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New Yorkers voice concerns about the creation of not one, but two draft maps for congressional and state voting districts; and providers ask the Supreme Court to act on Texas' new abortion law.

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The January 6th committee subpoenas former Trump officials; a Senate showdown looms over the debt ceiling; the CDC okays COVID boosters for seniors; and advocates testify about scams targeting the elderly.

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WY Mental-Health Centers Face Budget Cuts During Record Demand

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Thursday, June 10, 2021   

CHEYENNE, Wyo. - Budget cuts to the Wyoming Department of Health are causing reductions in mental-health and substance-abuse services, with bigger impacts projected after July 1.

Andi Summerville, executive director of the Wyoming Association of Mental Health and Substance Abuse Centers, said centers are losing $7.5 million in state contracts to serve people who don't have insurance or can't afford to pay.

The cuts come as centers are receiving a significant increase in crisis calls.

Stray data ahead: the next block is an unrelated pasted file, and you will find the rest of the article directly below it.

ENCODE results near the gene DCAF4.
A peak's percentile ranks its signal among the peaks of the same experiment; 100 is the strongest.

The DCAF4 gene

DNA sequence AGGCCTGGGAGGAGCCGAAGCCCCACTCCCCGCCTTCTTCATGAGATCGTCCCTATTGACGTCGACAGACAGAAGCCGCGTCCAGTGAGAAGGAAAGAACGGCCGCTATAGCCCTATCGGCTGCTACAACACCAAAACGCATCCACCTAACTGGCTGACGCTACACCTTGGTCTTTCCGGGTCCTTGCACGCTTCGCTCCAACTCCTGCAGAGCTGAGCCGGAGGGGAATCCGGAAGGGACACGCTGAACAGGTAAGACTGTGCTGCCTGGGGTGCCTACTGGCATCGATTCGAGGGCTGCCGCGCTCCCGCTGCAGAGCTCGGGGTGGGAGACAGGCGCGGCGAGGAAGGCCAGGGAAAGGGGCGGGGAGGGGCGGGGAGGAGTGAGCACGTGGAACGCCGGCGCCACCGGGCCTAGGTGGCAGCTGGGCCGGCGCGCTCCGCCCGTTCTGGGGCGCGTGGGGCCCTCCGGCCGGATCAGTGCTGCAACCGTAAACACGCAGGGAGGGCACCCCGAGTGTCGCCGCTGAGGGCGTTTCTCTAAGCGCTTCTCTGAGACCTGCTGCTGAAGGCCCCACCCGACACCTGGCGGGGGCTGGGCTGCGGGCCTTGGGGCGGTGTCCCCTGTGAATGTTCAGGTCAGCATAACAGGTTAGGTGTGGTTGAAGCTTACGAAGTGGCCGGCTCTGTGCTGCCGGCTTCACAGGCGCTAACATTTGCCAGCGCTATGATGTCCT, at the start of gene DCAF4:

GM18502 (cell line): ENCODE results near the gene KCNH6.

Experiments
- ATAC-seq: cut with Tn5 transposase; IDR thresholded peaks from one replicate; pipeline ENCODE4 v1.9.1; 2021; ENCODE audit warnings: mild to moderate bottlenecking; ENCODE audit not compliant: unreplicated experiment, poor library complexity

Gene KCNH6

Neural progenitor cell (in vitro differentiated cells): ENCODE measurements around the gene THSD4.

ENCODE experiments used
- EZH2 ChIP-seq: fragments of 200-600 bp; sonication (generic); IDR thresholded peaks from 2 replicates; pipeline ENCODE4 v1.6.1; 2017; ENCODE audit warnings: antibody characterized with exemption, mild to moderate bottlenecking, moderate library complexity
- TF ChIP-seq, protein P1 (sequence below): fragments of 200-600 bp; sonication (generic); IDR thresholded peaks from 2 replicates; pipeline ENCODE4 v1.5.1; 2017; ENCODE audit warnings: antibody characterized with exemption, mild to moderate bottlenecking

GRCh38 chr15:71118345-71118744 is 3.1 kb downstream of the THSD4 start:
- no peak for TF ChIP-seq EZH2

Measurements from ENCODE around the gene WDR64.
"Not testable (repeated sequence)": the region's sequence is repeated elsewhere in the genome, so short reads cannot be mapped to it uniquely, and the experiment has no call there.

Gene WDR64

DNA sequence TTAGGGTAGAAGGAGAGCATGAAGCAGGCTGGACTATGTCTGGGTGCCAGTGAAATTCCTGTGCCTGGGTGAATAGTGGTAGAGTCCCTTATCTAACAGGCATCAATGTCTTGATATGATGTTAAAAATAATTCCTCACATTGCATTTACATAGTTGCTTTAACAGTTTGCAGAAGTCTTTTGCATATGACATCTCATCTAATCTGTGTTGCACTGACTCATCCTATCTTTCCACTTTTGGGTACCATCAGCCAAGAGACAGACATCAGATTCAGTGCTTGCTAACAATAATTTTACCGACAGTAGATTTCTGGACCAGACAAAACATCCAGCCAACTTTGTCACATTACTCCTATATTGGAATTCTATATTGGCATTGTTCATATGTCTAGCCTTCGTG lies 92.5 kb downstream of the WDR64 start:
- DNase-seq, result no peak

"We're still at that level presently today, where crisis calls are much higher than they've ever been," said Summerville. "In terms of timing, this certainly compounds an already difficult pandemic."

Many of the calls are from people who have never received mental-health services in the past.

Centers are laying off providers and staff, reducing hours, discontinuing programs, and will soon be forced to reduce the number of available residential beds for mental health and substance abuse.

Summerville said she understands the current fiscal constraints facing lawmakers, but she said she believes the cuts will increase costs to taxpayers over the long term.

If centers aren't able to keep doors open, hospital emergency rooms and other agencies will absorb much higher costs when people are not able to access basic mental-health and substance-abuse care.

"Early services keep them in their family, can help keep them in their community," said Summerville. "When they can't access those services, and their condition continues to worsen, then police departments get more phone calls for emergencies that are driven by mental-health crises. They show up in ERs."

She said centers are obligated to see every patient that shows up, but worries that soon there may not be a provider left on staff to greet them.

Summerville and other advocates are urging lawmakers to add staff in order to tap federal grants the state is currently leaving on the table, expand Medicaid, and other stop-gap measures to help mitigate the impact on Wyoming residents in need of mental and substance-abuse care.




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